Montreal Canadiens general manager Kent Hughes discussed the off-ice details following the trade that sent Jeff Petry to the Detroit Red Wings, answering the question many were asking upon seeing the meagre return.
Why did the Canadiens have to retain 50 percent of Petry’s salary if the team only received a low-level prospect and a mediocre draft pick in exchange?
It was a matter of doing right by the player, rather than maximizing the asset.
“I’m a believer in general, whether it be players or people, that you try to do the right thing,” explained Hughes. “In this case, I called Jeff and explained the situation. They’re a family, they have four young boys, they’re about to start school. I gave him my word. We saw an opportunity to facilitate a trade, but we’re mindful that you have a family and a career, and that Montreal is not where you expected to play. I promised that we would not drag it out trying to move him, without trying to maximize every little value in the deal. I spoke with Jeff, and he was thankful. It’s important, it doesn’t mean we will do things against the organization’s interest, but if we can help ourselves and the player, we will do that.”
Simply put, Hughes understood he put Petry in a difficult position by re-acquiring him from the Pittsburgh Penguins in the Erik Karlsson trade and wanted to rectify the situation as quickly as possible.
On the surface, it’s far from ideal.
By holding onto Petry for a little longer, the Montreal Canadiens probably would have received more than a conditional fourth-round pick at the trade deadline, especially if we consider retaining 50% at the deadline would have meant that almost every team competing for the Stanley Cup could have afforded to add Petry to their lineup at a bargain price.
On top of it all, the Canadiens also used one of their two remaining retention slots, leaving them with fewer options moving forward.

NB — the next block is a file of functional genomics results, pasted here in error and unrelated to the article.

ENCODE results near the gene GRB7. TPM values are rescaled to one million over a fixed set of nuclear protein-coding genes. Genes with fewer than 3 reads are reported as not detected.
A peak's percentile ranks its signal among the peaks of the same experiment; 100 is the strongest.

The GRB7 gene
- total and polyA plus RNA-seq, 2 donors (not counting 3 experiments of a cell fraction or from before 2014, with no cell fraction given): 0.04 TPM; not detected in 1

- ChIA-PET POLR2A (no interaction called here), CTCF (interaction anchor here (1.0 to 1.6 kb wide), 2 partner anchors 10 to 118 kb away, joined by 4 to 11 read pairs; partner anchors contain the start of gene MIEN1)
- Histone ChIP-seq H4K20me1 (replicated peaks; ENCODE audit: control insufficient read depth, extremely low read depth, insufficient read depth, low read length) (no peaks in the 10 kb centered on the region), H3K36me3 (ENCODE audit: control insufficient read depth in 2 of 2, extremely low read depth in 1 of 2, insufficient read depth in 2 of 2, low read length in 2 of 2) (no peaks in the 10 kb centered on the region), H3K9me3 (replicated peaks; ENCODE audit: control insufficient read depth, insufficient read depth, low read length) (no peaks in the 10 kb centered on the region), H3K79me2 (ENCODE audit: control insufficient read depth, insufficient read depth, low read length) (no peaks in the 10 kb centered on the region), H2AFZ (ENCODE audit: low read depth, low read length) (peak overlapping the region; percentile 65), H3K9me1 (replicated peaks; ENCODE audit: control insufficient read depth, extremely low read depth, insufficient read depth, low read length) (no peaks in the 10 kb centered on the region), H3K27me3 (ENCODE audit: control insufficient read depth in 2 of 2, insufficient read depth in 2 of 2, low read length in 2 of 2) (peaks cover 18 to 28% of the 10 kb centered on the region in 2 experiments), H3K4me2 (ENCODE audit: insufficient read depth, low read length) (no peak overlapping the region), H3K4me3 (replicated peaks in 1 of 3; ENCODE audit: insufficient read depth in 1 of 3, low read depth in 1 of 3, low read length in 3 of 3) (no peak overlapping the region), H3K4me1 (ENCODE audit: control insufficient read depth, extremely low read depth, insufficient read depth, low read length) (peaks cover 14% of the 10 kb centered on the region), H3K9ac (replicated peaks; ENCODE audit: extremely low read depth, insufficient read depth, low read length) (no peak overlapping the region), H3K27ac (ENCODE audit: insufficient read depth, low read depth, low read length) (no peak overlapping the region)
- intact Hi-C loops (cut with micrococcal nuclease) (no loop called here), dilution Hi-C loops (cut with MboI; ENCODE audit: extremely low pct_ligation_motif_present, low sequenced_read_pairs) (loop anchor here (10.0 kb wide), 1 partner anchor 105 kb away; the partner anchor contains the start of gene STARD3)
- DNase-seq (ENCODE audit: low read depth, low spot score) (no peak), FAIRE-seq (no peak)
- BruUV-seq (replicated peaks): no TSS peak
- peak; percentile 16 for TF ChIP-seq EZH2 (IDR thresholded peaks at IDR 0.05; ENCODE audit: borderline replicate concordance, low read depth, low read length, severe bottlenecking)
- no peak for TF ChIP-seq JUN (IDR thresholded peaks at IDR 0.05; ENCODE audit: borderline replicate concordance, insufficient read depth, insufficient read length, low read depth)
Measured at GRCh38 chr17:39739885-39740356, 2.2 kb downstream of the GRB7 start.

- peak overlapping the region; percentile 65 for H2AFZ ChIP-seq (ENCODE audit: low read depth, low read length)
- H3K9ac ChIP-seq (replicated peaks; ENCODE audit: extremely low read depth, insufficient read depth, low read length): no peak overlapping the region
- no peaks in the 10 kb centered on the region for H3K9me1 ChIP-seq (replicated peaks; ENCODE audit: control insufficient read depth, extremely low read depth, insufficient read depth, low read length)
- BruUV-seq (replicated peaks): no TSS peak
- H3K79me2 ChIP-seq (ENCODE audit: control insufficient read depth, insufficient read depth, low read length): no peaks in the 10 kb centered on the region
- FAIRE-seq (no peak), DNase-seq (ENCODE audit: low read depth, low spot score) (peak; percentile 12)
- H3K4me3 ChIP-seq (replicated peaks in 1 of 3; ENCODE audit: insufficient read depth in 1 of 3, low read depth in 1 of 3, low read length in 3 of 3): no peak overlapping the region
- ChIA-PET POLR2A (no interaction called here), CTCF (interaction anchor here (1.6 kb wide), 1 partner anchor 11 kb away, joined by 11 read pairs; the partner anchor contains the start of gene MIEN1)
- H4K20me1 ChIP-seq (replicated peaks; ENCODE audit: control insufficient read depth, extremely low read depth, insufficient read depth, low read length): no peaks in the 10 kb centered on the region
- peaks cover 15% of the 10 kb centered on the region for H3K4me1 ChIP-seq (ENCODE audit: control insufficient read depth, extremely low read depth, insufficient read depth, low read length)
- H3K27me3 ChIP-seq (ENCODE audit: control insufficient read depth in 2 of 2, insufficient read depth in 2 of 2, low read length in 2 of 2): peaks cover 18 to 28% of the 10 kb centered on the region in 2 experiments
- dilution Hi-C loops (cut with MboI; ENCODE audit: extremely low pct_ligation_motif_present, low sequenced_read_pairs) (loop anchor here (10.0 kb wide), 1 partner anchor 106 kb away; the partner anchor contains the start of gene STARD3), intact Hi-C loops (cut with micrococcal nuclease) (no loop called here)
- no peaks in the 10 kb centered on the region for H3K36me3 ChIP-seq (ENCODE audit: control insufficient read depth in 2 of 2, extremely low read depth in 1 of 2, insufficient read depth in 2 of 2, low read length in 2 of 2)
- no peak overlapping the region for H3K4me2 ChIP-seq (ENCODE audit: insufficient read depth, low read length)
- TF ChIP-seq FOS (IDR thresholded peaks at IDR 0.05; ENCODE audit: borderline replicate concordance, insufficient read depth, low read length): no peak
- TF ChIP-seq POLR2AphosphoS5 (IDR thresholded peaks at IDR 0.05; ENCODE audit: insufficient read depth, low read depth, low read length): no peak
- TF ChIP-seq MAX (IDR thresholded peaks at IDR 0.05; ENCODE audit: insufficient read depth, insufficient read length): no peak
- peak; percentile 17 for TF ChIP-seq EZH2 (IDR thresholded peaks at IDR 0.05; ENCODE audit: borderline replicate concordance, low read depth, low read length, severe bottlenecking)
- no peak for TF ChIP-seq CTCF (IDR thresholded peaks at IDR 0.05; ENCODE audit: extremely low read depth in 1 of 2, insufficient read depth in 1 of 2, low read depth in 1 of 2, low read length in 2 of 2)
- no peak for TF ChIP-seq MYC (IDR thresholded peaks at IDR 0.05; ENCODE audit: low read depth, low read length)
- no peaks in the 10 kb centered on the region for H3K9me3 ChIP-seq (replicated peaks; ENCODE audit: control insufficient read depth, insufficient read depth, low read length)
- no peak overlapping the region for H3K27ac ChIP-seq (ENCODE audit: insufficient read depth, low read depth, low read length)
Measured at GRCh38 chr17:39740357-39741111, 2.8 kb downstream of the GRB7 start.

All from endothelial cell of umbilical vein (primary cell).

But there’s more to building a team than just asset management.
Asset management is important. It’s crucial. But in this particular case, keeping a disgruntled player in the lineup could have led to more issues down the road, not to mention fewer opportunities for the many young defencemen in the organization.
There was also the possibility that the 35-year-old’s numbers could have cratered, par for the course when it comes to aging defencemen, which would have made moving the Canadiens’ former alternate captain a difficult proposition.
With that in mind, there was a certain risk involved in trying to maximize this particular asset. Yes, the Canadiens could have gambled and perhaps received a second-round pick at the deadline, but again, it was far from a guarantee.
However, there is one guarantee in this whole situation: players around the league will take notice of how Hughes treated the player in question, even if Petry originally left the team on relatively bad terms.
There was no grudge held. There was no passive-aggressive messaging in the press conference. They simply did the right thing from a moral standpoint, without hesitation.
It was a long-term play.
“We hope that over time players will take note and want to play for us,” said Hughes.
And though it certainly came with a cost, for a team that has long been known as a ‘must-miss’ city by superstar free agents, improving the overall perception of the Montreal Canadiens is an important step forward.